Last week I gave a talk on gossip algorithms at UC Davis and got a chance to talk with a lot of people there. It was a great trip, except for the 6:30 flight time out of San Diego. Then last weekend there were heirloom tomatoes:

Heirloom Tomato with bread and Cowgirl Creamery Red Tail cheese

And also peach pie:

Peach pie...

Mmmm, pie.

After ISIT I went to visit the Electrical Engineering Department at the University of Washington. I was invited up there by Maya Gupta, who told me about a little company she started called Artifact Puzzles.

On the research end of things, I learned a lot about the the learning problems her group is working on and their applications to color reproduction. I also got a chance to chat with Maryam Fazel about rank minimization problems, Marina Meilă about machine learning and distance models for rankings (e.g. the Fligner-Verducci model), and David Thorsley about self-assembling systems and consensus problems. All in all I learned a lot!

On the social side I got to hang out with friends in Seattle and UW and hiked for an afternoon at Mt. Ranier. Photos are on Picasa!

I’m at ISIT 2009 now at the COEX Center. Korea is pretty good so far (pictures to be posted later). The conference started today with a plenary by Rich Baraniuk, who talked about compressed sensing. I’d seen parts of the talk before, but it’s always nice to hear Rich speak because he’s so passionate about how cool the thing is.

I’ll try to blog about talks that I saw that were interesting as time permits — this time I’ll try to reduce the delay between talks and posts!

Just as I started blogging more, I’m going to take a break for a family vacation. In the meantime, I put up some more photos from Hong Kong and Rio de Janeiro on my Picasa album.

I’ve had two good dinners already here (for those who are meat eaters). I should hit the gym to convert all the protein into muscle! The first was at Via Sete, which has pretty tasty appetizers, salads, and grilled meats and fish. We got some crab cakes (bolinhos) and calamari with manioc flour batter (it’s much soggy than normal fried calamari). I had a salad with grilled meat which was delicious (and also not too heavy, which was nice). The next dinner was at Braseiro de Gávea, a more traditional Brasilian restaurant. It was packed and the food was delicious — you basically order a set of grilled meat and it comes with one zillion side dishes (like farofa with eggs and banana, surprisingly delicious). I didn’t get to take pictures, but I might add them in later. Note : one dish serves about 3.5 people, so 3 dishes was waaaay too much food for the 7 of us. Afterwards we hit up the Academia de Cachaça, which was appropriate since some of us were in academia. They have a crazy array of cachaças to try in a pleasant open-air environment.

I have been castigated for not putting up more pictures of my trip to Hong Kong on Ye Olde Blog, so I’ll give a quick pointer to my Picasa album which has a lot of the pictures. So here is a somewhat backdated post on the trip.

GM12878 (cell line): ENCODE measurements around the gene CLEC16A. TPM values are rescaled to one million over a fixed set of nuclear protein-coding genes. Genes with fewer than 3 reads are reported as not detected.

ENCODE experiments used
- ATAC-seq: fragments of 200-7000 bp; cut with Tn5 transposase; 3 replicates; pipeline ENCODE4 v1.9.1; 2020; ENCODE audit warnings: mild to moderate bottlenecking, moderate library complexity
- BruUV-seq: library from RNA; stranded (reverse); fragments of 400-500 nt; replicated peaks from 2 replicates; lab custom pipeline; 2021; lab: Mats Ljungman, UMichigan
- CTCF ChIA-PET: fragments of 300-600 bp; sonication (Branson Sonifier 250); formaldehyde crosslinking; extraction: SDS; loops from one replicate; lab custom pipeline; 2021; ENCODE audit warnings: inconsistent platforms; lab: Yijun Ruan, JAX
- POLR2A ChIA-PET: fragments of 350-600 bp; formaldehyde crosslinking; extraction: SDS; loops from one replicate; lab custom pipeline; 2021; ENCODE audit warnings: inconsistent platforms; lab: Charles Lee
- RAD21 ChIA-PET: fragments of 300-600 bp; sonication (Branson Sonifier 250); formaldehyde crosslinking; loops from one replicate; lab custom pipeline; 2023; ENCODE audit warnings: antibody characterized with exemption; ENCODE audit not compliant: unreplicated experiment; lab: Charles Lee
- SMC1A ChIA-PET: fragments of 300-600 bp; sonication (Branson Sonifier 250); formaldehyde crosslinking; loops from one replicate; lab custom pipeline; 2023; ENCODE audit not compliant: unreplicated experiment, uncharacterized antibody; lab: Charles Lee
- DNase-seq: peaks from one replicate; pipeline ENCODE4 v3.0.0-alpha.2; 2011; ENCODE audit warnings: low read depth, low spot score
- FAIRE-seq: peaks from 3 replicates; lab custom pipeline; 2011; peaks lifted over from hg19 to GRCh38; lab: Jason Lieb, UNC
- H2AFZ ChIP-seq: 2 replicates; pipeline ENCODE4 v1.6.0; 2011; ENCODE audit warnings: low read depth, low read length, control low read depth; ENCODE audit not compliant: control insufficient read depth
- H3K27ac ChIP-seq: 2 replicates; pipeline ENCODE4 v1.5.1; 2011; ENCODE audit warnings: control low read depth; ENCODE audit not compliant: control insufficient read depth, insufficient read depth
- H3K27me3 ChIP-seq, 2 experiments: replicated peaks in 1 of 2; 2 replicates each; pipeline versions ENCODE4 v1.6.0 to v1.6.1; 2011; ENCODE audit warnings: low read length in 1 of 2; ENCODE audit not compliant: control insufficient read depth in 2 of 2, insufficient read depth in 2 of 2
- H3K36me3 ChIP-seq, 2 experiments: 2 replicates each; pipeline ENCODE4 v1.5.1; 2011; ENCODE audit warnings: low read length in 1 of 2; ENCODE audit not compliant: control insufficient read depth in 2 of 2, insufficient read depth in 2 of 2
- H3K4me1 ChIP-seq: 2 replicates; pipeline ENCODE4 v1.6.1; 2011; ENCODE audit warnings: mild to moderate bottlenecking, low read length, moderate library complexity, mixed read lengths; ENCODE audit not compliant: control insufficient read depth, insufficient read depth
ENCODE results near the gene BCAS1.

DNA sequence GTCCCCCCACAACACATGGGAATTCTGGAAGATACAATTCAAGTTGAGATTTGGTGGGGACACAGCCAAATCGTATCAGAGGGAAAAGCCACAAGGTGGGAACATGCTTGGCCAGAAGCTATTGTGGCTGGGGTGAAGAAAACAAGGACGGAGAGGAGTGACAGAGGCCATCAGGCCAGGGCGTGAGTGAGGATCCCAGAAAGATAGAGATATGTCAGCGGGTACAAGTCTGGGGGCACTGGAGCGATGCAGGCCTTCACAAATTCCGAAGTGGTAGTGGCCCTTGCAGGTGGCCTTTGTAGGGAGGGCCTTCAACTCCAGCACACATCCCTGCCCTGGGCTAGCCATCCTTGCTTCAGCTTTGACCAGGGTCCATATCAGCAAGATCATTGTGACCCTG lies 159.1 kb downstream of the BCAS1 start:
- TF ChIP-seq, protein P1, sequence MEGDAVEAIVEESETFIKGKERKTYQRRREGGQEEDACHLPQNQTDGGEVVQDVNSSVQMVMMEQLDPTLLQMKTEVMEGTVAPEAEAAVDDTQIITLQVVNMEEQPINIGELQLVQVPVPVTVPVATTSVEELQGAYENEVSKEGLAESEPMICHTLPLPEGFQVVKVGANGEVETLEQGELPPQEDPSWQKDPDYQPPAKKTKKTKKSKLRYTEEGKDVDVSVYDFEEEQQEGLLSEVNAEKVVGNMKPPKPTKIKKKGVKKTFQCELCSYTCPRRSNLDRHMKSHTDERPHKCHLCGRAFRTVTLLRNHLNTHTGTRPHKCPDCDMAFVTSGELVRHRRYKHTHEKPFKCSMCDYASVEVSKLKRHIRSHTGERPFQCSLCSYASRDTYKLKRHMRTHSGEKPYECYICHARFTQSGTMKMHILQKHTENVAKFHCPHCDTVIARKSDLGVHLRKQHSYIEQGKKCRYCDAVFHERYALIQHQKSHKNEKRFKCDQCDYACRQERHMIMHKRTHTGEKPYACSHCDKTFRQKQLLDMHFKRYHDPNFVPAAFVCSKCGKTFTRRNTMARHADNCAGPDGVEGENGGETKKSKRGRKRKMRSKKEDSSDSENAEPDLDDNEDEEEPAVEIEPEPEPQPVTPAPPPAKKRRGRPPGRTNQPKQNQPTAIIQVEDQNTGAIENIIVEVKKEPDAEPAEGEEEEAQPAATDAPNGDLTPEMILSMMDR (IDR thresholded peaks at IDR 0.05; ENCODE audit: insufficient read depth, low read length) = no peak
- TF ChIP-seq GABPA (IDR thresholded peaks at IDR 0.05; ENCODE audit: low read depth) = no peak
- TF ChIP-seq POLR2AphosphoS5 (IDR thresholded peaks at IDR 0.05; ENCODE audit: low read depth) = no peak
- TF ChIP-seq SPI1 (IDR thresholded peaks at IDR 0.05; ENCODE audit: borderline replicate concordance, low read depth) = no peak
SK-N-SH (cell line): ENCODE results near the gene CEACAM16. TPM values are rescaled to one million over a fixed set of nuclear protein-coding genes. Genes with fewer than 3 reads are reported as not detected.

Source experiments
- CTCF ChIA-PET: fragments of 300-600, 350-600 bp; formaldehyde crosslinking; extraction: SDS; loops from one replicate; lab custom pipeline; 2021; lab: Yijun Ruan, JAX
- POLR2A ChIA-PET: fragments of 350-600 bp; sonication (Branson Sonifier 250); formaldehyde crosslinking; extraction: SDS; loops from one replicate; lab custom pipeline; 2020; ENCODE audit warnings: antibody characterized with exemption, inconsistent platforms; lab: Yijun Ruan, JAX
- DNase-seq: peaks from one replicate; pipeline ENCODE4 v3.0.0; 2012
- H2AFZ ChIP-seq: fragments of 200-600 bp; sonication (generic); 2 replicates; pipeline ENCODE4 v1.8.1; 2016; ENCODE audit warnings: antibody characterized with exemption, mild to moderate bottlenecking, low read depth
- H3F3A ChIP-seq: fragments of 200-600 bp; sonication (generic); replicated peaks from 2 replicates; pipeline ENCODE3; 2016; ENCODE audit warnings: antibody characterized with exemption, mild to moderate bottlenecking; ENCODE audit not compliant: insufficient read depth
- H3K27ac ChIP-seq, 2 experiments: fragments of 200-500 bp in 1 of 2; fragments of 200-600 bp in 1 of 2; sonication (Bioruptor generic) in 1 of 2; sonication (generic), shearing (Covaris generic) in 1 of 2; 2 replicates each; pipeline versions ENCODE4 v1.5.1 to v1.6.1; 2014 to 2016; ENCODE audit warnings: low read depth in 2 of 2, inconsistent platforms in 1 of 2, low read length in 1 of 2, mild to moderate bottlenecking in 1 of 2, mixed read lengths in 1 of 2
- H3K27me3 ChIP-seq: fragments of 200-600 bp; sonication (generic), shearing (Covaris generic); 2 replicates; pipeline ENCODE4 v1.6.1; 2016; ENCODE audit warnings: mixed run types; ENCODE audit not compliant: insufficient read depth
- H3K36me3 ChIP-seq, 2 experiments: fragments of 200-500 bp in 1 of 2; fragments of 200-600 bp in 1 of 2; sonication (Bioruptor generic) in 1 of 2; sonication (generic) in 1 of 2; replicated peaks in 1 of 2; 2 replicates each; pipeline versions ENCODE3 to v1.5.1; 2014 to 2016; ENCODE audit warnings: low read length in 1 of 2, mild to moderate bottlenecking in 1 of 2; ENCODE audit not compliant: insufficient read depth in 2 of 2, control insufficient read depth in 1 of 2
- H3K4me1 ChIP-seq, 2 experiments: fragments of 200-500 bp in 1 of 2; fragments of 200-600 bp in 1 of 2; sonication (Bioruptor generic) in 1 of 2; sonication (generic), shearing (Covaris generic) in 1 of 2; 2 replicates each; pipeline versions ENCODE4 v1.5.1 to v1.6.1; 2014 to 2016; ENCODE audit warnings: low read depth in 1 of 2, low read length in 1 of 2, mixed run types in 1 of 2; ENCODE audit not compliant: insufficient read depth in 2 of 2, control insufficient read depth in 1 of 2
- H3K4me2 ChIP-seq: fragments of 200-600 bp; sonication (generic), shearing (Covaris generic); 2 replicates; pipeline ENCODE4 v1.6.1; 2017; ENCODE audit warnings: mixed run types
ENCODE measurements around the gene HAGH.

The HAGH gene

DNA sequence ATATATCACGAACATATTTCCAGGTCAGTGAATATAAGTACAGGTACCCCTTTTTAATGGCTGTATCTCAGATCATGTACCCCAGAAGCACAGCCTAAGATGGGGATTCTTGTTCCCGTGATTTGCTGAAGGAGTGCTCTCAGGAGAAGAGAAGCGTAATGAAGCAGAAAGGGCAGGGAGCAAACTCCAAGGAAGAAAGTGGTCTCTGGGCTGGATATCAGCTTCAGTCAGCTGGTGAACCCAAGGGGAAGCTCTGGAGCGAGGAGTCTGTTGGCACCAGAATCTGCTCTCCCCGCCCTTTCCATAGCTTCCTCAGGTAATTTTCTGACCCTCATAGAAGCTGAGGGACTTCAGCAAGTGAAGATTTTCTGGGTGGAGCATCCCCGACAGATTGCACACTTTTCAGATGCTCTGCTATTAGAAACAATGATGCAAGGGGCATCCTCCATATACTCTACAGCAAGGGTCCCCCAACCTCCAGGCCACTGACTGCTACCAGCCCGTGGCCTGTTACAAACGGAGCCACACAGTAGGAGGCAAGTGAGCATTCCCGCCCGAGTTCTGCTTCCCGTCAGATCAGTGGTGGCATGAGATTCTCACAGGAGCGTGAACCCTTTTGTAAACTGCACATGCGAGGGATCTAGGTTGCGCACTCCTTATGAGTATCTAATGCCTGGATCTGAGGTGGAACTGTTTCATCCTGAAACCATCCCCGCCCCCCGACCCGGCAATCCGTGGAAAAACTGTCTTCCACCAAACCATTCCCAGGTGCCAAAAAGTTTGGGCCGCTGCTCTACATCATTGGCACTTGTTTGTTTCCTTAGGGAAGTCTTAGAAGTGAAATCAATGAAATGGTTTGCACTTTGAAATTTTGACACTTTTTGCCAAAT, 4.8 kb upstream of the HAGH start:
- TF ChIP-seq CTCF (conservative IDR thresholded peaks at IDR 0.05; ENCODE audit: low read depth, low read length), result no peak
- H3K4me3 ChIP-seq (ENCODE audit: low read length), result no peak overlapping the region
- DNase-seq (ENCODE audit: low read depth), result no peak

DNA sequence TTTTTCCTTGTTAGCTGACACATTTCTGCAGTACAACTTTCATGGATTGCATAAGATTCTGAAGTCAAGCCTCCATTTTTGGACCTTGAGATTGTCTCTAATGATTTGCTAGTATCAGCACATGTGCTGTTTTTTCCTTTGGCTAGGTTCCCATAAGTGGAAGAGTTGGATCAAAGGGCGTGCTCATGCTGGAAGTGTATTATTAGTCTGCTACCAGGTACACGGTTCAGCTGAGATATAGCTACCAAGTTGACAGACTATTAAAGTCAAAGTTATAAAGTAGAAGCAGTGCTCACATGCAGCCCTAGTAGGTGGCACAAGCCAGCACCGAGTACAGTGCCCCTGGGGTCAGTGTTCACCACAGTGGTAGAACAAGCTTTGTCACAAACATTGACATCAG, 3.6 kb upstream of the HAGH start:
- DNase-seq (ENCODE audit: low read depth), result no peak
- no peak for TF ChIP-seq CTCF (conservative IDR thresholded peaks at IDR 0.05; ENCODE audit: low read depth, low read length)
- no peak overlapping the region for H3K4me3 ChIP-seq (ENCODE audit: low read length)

On my first night there we went to Gaia Veggie Shop (大自然素食) in Mongkok for dinner. It’s an all-vegetarian place (with dishes containing egg marked on the menu). One of the dishes I liked best was a simple stir-fried pea shoots with ginger. I had forgotten how tasty pea shoots are, and the simplicity of the dish really brought out their flavor (this is the Cantonese style, I guess). The other option for dinner was Modern Toilet, a toilet-themed restaurant which may be worth a try later, although I was told the food wasn’t as good. I tried to take pictures of my restaurant adventures there (see the link). It’s spoiled me from eating Americanized Chinese food. Sidharth, my host, lives in a “market town,” which means he walks through a fresh produce market to get home every day. I got to try a lot of exciting fruits that are hard to get the US, including mangosteen, dragonfruit, lanzones, sitaphal (which I have only had in India, and is soooooo good), and even a durian shake (my second ever).

Being able to be in a place for more than one week was a real blessing, because I could go to some nieghborhoods more than once, and by the second week I would even leave without taking my guidebook or map with me, and just trust my memory and a hastily scribbled set of directions. Hong Kong is a pretty safe city, so wandering around and getting lost was a good and fun strategy. I’m sure people around me are sick of me talking about all the cool things I saw there, the quirky fun facts, and my love of the transit system there.

The coolest thing about transit in Hong Kong is the Octopus card, an transit card that works on all transit systems, various convenience stores (7-11 is everywhere there!), and even the CUHK cafeterias. You can add money to your card at 7-11, and there’s a deposit to get the card, so you can go to a negative balance (once) if you don’t have quite enough to get home. A close second is the red minibus system. These are 16-seater minibuses that run all night between different locations in Hong Kong. There are two that I used that went to CUHK, one from Mongkok and one from Causeway Bay. You pay something like 20 HKD and then once the bus is full it takes off at breakneck speed, only pulling over when someone calls out to the driver to stop. There’s a speedometer in the bus that starts beeping when the driver goes over 80 km/hr. Since I always took them late at night, the experience was a bit like being in a careening stick of dynamite. Exhilarating!

Oh, and we got some research ideas/projects started too.